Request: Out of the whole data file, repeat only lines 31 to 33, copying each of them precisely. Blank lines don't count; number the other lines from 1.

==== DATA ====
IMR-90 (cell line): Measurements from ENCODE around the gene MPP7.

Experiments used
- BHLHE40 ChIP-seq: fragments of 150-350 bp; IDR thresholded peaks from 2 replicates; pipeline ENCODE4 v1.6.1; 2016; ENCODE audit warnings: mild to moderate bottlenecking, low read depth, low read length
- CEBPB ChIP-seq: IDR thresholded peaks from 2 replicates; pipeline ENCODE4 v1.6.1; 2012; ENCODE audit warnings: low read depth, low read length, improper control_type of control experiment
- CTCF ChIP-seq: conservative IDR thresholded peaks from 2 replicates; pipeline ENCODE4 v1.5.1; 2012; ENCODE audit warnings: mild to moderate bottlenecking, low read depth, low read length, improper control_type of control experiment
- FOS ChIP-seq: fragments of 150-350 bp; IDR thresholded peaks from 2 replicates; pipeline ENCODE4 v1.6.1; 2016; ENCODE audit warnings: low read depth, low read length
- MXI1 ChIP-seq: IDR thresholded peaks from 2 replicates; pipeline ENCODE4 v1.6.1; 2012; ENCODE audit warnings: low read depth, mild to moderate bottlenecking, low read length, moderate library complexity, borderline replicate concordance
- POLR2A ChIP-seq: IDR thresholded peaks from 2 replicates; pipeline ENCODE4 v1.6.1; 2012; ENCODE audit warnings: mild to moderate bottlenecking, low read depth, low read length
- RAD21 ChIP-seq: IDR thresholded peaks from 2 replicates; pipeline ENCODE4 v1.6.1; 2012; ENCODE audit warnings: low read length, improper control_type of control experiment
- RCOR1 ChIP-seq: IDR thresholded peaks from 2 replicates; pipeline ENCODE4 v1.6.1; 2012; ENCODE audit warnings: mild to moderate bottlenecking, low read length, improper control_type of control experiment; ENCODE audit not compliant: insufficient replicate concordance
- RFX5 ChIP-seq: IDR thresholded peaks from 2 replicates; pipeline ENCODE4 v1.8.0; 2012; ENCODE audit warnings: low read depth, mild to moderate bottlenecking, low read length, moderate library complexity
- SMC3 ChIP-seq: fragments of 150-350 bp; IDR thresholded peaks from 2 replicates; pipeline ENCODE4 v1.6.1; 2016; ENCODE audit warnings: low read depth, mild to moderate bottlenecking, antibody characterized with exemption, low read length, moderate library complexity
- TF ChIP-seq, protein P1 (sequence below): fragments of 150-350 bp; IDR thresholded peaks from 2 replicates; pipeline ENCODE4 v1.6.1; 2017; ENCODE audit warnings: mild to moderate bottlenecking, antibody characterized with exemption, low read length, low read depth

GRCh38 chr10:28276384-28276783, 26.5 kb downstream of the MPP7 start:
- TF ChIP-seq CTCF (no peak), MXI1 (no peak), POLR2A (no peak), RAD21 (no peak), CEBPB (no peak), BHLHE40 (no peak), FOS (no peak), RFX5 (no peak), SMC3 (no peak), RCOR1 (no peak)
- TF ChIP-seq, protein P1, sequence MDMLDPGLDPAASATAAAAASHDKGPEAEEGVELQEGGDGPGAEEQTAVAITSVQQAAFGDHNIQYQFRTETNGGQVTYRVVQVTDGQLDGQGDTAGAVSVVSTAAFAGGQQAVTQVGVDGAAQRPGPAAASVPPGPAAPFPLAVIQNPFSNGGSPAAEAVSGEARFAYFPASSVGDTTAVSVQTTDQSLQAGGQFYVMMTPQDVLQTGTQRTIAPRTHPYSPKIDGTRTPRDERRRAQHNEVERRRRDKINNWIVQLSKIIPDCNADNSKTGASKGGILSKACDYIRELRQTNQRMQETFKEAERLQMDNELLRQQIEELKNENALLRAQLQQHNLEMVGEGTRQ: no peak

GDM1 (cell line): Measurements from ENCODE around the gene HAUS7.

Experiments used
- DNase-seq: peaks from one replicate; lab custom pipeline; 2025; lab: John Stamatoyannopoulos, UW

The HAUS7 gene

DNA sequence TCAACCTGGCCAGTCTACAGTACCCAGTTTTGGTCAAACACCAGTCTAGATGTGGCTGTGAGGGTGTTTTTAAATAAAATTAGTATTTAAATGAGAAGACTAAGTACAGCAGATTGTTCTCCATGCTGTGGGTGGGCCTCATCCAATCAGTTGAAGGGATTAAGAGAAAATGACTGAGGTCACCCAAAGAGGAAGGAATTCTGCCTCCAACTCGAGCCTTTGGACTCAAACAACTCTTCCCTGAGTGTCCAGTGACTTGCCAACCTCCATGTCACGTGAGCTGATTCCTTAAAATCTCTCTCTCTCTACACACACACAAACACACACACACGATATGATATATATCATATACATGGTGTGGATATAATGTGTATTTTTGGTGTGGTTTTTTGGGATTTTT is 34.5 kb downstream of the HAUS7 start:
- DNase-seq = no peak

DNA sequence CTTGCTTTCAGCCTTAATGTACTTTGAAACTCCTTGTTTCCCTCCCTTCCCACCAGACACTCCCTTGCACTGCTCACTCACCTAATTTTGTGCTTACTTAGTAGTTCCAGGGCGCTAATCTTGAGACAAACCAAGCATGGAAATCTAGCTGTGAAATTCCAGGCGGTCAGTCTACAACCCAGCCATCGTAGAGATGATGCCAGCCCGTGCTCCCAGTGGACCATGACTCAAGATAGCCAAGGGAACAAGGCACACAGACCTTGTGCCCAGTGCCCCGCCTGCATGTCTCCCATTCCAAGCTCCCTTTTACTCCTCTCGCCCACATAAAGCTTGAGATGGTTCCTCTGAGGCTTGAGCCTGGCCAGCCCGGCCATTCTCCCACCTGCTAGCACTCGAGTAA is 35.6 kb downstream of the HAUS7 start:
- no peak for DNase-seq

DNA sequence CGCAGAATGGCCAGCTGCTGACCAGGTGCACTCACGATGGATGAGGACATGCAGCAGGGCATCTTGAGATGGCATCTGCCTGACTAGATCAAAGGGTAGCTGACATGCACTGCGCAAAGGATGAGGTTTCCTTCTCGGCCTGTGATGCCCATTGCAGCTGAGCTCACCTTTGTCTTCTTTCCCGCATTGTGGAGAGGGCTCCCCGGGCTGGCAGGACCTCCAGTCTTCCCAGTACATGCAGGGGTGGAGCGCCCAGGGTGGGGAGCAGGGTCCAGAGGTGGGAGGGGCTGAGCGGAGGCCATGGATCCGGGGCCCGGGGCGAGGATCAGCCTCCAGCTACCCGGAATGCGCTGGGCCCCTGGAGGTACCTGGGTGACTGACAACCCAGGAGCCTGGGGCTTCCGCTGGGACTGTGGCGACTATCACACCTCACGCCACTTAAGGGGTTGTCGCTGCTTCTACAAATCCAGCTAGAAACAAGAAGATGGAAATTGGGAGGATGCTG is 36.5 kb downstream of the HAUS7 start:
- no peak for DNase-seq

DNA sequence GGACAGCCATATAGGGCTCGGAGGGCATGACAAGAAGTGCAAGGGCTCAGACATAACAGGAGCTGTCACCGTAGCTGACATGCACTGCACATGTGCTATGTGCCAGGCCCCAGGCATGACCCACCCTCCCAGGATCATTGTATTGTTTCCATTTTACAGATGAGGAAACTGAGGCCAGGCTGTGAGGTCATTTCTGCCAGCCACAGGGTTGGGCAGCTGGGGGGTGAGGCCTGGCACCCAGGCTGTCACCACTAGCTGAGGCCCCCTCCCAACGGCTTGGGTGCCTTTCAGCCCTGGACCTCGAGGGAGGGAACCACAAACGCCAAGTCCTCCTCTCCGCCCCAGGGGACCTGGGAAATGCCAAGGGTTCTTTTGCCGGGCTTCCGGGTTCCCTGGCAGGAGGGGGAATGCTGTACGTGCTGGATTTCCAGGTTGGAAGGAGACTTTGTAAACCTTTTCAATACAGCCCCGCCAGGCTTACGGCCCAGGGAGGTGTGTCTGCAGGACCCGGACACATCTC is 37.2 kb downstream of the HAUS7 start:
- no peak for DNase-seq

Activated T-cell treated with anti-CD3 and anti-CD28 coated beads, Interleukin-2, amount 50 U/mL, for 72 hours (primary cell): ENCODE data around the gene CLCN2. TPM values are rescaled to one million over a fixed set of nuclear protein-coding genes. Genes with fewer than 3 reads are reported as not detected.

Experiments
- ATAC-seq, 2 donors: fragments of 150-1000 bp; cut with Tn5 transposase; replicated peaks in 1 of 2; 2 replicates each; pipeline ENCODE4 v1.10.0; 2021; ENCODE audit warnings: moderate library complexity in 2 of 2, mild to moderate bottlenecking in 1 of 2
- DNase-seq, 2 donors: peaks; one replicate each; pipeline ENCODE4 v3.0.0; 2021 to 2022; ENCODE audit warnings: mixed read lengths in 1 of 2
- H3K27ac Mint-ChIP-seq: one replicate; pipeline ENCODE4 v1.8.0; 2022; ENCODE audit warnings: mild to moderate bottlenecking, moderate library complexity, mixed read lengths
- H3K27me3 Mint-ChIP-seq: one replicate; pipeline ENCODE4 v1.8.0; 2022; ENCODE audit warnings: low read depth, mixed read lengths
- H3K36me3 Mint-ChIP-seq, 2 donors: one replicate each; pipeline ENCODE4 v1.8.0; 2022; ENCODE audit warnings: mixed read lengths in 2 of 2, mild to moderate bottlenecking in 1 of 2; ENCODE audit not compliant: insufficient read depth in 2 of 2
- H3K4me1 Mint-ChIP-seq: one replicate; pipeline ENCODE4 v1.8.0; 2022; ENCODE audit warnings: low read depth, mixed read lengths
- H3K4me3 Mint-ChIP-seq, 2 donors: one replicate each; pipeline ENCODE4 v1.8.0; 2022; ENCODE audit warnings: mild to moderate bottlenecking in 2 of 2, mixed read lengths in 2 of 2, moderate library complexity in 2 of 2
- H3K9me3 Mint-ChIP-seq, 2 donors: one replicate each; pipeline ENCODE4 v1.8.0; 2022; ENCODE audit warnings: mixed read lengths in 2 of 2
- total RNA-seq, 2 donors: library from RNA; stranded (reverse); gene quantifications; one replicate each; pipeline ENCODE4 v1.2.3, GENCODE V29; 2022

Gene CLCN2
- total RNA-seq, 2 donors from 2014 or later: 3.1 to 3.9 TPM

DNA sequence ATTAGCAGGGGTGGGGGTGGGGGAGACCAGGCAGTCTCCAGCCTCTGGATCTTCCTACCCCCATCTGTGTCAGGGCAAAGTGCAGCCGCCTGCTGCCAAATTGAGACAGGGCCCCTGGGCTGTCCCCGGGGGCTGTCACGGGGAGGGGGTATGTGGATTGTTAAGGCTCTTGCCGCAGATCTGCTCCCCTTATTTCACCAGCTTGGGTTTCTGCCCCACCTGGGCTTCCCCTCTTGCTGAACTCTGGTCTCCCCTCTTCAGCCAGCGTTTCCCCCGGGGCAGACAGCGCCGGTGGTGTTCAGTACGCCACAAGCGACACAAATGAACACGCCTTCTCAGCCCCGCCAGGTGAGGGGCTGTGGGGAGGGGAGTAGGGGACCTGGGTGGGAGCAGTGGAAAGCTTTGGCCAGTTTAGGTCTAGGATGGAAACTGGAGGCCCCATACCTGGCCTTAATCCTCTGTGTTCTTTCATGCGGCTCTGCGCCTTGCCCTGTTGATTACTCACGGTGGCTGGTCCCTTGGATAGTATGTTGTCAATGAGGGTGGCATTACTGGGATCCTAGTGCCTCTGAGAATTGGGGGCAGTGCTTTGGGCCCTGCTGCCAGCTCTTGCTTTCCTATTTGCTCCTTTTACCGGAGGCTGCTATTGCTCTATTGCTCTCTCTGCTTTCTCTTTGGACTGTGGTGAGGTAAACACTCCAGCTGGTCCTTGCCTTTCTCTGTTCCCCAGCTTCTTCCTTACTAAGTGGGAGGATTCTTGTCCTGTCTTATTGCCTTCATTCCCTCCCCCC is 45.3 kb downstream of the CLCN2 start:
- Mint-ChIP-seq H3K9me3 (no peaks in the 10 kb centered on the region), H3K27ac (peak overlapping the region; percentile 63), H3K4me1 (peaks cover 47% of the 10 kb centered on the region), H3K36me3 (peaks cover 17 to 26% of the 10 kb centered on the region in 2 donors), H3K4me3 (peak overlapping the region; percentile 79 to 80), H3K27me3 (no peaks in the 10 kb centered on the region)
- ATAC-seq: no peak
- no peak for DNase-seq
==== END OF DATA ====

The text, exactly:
- ATAC-seq, 2 donors: fragments of 150-1000 bp; cut with Tn5 transposase; replicated peaks in 1 of 2; 2 replicates each; pipeline ENCODE4 v1.10.0; 2021; ENCODE audit warnings: moderate library complexity in 2 of 2, mild to moderate bottlenecking in 1 of 2
- DNase-seq, 2 donors: peaks; one replicate each; pipeline ENCODE4 v3.0.0; 2021 to 2022; ENCODE audit warnings: mixed read lengths in 1 of 2
- H3K27ac Mint-ChIP-seq: one replicate; pipeline ENCODE4 v1.8.0; 2022; ENCODE audit warnings: mild to moderate bottlenecking, moderate library complexity, mixed read lengths